The weekend of the North Fork Championship rolled around, and Seth said we needed to get after it soon. He talked to B-Reel, and their conversation seems to reinforce his stoke for the whole idea. We got off work, acquired supplies and made a plan to go from the source of the South Fork to Grand Jean in four days, allowing plenty of time for the 10-mile hike and roughly 20 miles of whitewater. We were able to talk another friend and Banks local, Ryan Holmes, into joining us on our mission. The night of June 24th, I finished my closing shift at the Banks Cafe, loaded up gear and boats in Seth’s truck, and started driving up the South Fork of the Payette River. We made it Grand Jean that night where we camped out, and the following morning we left Ryan’s car next to the river and piled the three of us plus a shuttle driver into Seth’s short cab Tacoma. We made it to Stanley and started the hike around 10 am.

Here I am taking in the views along the way in the first few miles of the hike in.
Photo: Seth Stoenner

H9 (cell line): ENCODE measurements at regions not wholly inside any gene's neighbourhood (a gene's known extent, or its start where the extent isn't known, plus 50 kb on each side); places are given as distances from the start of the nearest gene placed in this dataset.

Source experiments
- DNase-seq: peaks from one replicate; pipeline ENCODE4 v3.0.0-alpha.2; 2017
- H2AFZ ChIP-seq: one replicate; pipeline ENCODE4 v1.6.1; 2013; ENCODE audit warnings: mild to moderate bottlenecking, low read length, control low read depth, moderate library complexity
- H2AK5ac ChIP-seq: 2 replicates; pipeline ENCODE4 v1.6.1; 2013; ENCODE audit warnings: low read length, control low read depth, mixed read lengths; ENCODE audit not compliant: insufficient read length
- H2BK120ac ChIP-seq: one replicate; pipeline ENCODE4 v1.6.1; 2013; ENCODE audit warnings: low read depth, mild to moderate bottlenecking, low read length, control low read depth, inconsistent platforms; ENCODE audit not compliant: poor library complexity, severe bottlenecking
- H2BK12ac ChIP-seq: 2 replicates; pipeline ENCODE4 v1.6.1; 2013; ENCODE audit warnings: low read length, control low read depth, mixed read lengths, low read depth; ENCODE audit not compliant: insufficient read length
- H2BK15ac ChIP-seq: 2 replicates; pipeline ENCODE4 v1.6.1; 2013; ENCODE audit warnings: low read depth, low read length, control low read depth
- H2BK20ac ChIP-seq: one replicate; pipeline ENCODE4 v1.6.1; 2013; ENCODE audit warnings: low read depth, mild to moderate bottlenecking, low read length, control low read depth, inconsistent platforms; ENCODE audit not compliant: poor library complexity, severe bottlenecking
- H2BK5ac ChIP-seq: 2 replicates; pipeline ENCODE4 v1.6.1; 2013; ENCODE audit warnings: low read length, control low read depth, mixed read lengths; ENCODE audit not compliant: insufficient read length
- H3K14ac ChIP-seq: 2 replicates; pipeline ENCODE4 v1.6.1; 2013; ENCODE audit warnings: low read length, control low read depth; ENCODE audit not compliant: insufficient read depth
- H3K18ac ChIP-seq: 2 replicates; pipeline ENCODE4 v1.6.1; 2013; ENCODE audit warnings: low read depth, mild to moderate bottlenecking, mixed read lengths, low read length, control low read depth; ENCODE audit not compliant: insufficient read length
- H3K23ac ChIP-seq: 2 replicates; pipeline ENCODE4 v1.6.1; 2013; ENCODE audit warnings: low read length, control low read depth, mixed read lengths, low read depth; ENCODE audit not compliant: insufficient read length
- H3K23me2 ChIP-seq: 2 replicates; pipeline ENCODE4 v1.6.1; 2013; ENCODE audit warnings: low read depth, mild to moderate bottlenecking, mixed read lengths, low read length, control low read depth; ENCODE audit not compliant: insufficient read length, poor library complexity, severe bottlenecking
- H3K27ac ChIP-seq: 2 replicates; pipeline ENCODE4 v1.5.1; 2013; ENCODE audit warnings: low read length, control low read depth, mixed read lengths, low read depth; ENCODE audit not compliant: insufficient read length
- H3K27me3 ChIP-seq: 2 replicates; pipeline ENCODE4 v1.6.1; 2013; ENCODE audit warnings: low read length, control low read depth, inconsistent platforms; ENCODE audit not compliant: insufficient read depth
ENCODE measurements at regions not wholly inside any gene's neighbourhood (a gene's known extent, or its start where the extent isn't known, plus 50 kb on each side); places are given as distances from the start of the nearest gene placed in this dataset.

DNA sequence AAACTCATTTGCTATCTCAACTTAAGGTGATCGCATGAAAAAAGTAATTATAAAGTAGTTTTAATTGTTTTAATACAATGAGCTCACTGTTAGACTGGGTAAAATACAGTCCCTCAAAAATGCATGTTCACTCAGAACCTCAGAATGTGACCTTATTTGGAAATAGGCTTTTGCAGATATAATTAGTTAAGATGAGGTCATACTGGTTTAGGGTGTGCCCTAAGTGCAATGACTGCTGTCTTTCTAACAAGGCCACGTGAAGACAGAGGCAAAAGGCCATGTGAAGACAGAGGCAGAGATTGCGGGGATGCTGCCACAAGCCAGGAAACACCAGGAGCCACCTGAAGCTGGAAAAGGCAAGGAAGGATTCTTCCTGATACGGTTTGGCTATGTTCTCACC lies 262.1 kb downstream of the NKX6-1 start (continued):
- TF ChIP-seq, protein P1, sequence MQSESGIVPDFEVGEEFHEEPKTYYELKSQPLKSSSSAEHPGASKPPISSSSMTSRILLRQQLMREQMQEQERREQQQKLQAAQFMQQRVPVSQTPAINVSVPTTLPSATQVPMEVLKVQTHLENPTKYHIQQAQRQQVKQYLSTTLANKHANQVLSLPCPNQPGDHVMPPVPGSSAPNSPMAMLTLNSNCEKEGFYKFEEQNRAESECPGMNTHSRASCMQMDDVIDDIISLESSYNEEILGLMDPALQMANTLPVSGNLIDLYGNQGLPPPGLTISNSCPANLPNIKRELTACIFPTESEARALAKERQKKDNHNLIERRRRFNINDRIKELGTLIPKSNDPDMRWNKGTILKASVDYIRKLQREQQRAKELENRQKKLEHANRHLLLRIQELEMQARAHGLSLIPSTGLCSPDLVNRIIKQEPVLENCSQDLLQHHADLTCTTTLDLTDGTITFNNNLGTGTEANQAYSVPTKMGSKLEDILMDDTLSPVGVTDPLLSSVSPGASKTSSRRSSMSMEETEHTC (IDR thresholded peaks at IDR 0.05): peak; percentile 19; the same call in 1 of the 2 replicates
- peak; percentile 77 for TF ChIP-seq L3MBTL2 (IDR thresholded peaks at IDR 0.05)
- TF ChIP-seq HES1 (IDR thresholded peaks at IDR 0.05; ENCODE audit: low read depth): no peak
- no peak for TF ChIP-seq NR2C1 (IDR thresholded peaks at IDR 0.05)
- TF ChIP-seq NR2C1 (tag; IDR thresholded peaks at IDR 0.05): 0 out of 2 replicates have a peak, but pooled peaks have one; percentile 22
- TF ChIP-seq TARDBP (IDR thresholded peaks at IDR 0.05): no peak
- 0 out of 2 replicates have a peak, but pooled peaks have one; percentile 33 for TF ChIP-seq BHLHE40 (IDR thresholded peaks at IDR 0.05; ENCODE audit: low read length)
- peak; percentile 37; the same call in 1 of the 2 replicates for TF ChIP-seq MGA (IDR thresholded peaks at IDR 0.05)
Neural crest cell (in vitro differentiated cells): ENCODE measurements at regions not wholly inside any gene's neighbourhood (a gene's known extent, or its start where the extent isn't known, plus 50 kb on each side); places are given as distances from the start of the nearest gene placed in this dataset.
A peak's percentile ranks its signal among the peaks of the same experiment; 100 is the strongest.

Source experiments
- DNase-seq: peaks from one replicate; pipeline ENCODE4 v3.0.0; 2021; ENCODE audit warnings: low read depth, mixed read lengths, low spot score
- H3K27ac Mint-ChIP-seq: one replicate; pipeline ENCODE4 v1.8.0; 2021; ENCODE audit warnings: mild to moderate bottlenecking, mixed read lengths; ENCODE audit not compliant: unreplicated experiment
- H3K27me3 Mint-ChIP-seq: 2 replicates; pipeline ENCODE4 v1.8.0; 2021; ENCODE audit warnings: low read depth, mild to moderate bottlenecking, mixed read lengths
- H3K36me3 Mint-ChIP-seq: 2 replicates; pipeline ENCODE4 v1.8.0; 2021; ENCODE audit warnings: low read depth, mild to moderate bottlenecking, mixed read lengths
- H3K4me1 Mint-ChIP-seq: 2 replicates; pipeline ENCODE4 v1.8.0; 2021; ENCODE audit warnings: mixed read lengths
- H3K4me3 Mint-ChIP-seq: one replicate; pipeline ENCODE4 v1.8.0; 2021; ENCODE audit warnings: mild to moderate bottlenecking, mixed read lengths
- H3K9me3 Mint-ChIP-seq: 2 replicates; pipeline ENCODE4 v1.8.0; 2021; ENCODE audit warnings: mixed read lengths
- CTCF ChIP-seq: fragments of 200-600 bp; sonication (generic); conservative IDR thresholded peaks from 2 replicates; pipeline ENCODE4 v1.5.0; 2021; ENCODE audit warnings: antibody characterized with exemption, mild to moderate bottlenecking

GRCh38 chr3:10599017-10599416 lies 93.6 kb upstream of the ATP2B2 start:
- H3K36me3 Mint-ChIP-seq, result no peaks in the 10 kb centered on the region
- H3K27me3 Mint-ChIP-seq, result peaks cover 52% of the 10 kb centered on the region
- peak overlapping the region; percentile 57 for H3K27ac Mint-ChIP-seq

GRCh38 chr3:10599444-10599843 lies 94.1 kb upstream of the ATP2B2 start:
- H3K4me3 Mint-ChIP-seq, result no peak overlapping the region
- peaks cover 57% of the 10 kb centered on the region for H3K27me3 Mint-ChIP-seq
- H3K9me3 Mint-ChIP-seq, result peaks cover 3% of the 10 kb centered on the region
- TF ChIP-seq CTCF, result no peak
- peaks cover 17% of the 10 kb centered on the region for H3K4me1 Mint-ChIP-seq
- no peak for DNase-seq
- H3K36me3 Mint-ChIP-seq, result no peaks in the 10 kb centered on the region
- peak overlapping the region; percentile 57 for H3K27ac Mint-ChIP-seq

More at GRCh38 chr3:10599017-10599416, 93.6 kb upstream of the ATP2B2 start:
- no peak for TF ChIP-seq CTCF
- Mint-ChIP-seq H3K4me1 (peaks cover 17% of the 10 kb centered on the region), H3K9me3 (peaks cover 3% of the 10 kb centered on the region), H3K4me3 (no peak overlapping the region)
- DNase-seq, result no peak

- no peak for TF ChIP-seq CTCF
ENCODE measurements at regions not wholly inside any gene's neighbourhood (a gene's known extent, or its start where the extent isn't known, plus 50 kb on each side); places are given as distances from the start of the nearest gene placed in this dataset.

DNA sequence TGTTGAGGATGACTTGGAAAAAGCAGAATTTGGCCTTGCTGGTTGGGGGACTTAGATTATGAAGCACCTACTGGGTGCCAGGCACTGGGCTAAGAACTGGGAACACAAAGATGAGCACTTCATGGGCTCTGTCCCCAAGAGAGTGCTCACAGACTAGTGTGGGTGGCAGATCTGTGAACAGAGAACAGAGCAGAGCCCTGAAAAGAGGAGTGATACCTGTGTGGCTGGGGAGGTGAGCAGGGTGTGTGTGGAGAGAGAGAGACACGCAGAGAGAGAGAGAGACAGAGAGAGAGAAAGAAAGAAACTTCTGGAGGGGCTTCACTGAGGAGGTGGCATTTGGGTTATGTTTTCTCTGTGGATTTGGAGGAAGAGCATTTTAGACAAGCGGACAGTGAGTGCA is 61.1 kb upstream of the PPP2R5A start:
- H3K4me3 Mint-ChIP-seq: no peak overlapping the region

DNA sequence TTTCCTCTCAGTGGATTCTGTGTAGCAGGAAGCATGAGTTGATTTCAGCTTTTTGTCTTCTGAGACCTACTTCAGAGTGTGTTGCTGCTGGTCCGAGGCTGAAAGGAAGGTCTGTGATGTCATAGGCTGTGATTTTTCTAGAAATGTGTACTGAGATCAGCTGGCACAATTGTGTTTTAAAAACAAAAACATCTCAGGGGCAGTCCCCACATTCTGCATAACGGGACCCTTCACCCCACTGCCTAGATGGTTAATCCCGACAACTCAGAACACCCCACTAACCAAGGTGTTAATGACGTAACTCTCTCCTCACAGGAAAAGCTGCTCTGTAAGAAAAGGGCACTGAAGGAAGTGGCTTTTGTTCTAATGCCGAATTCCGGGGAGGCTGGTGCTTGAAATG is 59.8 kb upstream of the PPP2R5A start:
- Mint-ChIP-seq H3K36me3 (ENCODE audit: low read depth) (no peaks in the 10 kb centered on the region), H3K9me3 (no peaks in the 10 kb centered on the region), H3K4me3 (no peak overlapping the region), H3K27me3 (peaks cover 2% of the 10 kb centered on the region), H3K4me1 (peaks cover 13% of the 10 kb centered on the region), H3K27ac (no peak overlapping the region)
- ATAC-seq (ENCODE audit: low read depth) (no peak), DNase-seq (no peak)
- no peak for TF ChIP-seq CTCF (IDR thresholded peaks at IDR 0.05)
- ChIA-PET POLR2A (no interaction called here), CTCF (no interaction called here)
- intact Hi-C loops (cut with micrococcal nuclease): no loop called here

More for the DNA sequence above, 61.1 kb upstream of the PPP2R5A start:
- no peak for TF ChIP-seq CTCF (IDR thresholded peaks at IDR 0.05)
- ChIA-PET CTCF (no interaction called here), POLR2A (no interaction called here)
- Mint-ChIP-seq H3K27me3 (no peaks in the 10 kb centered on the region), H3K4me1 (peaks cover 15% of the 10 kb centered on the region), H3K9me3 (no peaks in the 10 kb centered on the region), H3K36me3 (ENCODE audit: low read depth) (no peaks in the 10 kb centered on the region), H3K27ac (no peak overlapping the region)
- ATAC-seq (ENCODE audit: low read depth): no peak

The first several miles were very scenic and easy going. It proved to be a nice trail with gentle gradient throughout. By roughly 1 pm, we had covered a fair bit of ground and began what we expected to be the steepest part of the trail past Edna lake and toward the pass. We made it to the base of the pass around 4 pm and found that the trail disappeared under snow and ended up going off trail over a medium sized talus field that proved to be treacherous to navigate with our loaded kayaks strapped tightly on our back. These packs served dually as spinal sails blowing in the mountain top wind, as well as a one-way ticket to the bottom of the talus field (if we fell on our backs while stumbling through the spotty snow covered maze of unconsolidated microwave sized blocks). The last 20 feet to the pass was a steep snow bank that appeared from the bottom to be an impassable cornice that we could avoid on a steep rock path. Upon arrival to the base of this snow bank it was clear that the rocky path was exposed and loose, and with their superior experience with snow Ryan and Seth decided to forge up a weakness in the steep snowbank. I followed, roping my kayak up the snow once I was safely on top. Once we all made it through the snow, we abandoned our heavy loads to climb the remaining 5 feet of incline to finally get a view of the canyon we were going to descend. After a brief snack, we scurried down the hill, crossed two more lakes, and made camp at Virginia lake. Most of the night I spent lying wide awake looking at the moon, fending off mosquitos, and dreaming about what may lie downstream.

Ryan, making the final push over “Banks Boys Pass” as we forge a trail up and over a previously unnamed pass and into the South Fork Drainage.
Photo: Seth Stoenner